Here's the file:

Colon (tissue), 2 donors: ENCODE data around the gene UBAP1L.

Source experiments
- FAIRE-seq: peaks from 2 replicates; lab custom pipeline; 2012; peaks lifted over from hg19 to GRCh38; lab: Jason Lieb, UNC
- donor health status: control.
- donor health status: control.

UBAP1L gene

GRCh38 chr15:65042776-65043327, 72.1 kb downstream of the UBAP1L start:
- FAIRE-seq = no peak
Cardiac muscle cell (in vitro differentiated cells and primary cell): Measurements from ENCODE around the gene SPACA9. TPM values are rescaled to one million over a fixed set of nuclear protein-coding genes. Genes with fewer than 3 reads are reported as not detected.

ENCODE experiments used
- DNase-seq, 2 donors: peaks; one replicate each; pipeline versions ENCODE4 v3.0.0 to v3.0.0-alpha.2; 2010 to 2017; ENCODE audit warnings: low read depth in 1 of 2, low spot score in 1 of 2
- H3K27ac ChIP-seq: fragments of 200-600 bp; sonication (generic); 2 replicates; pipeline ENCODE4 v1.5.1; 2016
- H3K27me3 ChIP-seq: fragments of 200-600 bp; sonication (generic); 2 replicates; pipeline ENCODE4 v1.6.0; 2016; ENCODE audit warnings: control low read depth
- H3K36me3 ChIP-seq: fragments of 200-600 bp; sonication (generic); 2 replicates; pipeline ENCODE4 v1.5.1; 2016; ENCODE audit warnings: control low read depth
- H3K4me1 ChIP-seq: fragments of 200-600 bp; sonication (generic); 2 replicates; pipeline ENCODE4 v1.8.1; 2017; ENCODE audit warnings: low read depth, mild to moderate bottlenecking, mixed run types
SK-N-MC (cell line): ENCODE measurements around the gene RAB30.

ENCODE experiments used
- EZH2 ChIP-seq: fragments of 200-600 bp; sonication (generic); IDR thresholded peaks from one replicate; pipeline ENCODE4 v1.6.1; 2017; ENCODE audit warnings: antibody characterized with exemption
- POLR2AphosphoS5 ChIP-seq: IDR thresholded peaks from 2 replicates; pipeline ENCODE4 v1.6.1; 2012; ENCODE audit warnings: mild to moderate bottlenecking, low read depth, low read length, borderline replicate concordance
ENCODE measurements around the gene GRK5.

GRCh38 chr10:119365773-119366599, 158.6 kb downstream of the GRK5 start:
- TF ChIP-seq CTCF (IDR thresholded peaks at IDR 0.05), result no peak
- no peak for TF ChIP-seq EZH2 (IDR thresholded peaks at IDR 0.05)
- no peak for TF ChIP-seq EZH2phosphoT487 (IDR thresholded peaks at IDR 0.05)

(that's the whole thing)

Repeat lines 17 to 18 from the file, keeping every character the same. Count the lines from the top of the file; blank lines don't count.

ENCODE experiments used
- EZH2 ChIP-seq: fragments of 200-600 bp; sonication (generic); IDR thresholded peaks from one replicate; pipeline ENCODE4 v1.6.1; 2017; ENCODE audit warnings: antibody characterized with exemption